The focus of this second article of the series centered on the indispensability of reforms, from time to time, of individuals, Institutions, and nations, is on what the Bible has to teach us on reforms and how to carry them out. Various words are used to describe the concept of reform or the attempts to correct and make persons, things and institutions better. These words are transformation, revolution, renaissance, renewal, invigoration, rejuvenation, and revitalization. All these words and the concepts they seek to convey have in common the desire and concrete attempts to correct the mistakes of the past and make things, persons and institutions better. In what ways can the Bible teach us about how to reform ourselves and our institutions? Let us explore in brief below. The introductory article on background and definitions made the following points:
There is no argument that Liberia desperately needs to reform its public sector as a whole. This will certainly include the major areas of governance, security, economy and education. But what do we mean by reform? What is it we want to reform? How do we want to reform? Are we willing to pay the price for reforms? We need to reflect on and find answers to these and many more questions if we are to correct the errors of the past and make genuine progress.
What is a reformation? How does it differ from a revolution? A reformation calls for a return to the roots, basics; restoration to the original mandate or intent. It still has faith in the system or institution but questions unhelpful additions or deviations and cries for a return to the original. A reformation assumes something has gone wrong but that it can be corrected. It is a call for making good that which was once good but has gone bad. A reformation is a gradual and peaceful change. But a revolution is a call for a radical change; it loses faith in the system or religion and demands that it be removed or destroyed and replaced with a new one.
The key concept in both terms is change for the better. Change is part and parcel of human existence. Someone has observed that when we face inevitable changes in life, and they will come from to time, we have two choices: either to cry and give up and let the changes do whatever they will or we can use them to get better. Most of us desire change but often resist it when it involves us personally. We would rather expect the government and everybody else to change but not us. Change or reform must we or miss out a lot in life.
Religions call for change or reform of people and their environments. Most major religions of the world are in the business of making people and their relationships to the rest of creation better. The chief goal of Christianity is to make people and their environments better. The Bible uses different words to convey the idea of reform: transformation (Romans 12:2), renewal (Romans 12:2), new creation (2 Corinthians 5:17). The basic and fundamental truth is that all human beings and their institutions are not perfect and thus need reform or renewal. The Psalmist and Paul make this point vividly: “God looks down from heaven upon us all, to see if there is any who is wise, if there is one who seeks after God. Everyone has proved faithless; all alike have turned bad; there is none who does; no, not one…. All have sinned and fallen short of the glory of God” (Psalm 53:2-3; Romans3:23).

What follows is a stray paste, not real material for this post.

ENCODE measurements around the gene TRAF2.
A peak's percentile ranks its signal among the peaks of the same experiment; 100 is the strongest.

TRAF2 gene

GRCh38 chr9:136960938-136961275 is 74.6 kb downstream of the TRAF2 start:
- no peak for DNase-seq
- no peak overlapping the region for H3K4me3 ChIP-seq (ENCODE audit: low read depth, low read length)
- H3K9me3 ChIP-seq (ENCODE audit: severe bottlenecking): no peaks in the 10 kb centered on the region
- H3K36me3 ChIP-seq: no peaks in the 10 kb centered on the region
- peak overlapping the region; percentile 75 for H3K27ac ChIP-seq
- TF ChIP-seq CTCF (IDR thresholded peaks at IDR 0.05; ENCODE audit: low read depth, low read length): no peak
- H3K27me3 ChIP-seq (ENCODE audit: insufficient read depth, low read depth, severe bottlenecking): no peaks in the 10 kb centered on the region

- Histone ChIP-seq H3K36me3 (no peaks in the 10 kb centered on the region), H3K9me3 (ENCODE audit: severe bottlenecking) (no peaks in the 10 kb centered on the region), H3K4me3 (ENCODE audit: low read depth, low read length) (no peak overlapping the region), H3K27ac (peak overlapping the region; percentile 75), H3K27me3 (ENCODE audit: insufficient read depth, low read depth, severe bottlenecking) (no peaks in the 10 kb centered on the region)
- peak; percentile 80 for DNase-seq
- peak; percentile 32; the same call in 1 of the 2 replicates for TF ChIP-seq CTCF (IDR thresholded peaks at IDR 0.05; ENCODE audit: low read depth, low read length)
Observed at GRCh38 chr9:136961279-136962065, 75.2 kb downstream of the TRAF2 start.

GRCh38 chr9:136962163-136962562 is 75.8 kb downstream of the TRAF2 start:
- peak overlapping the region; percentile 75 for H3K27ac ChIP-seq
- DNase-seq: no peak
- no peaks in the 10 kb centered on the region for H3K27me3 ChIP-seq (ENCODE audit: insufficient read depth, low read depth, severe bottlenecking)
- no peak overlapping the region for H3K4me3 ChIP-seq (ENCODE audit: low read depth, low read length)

The fact of the matter is that, and we all know this from experience from within and around us, none of us is without some weakness somewhere and we all have the tendency to be bad. The Bible attributes this to sin and a fallen nature in each one of us. But the Bible does not only tell us that we are weak, do terrible things, have the tendency to decline from good to bad; it points the way out.
That we can be saved and can change for the better at any time, no matter how bad and far we have strayed from God and what is good.
Paul writes, “Do not be conformed to this world, but be transformed by the renewal of your minds, so that you may discern what is the will of God—what is good and acceptable and perfect” (Romans 12:2). The basic biblical principle is that man and his institutions are capable of failings, and therefore need reform all the time. The Bible implies that this much desired reform or transformation begins with the mind, a mind that earnestly desires and seeks change for the better. It believes that the change comes when humans cooperate with God and in dependence upon God do what they ought to do. It neither can be done when humans push everything on God and do nothing, nor when they depend solely on their own ingenuity. God wants all persons and their institutions to reform and will play his part but humans must play their part too.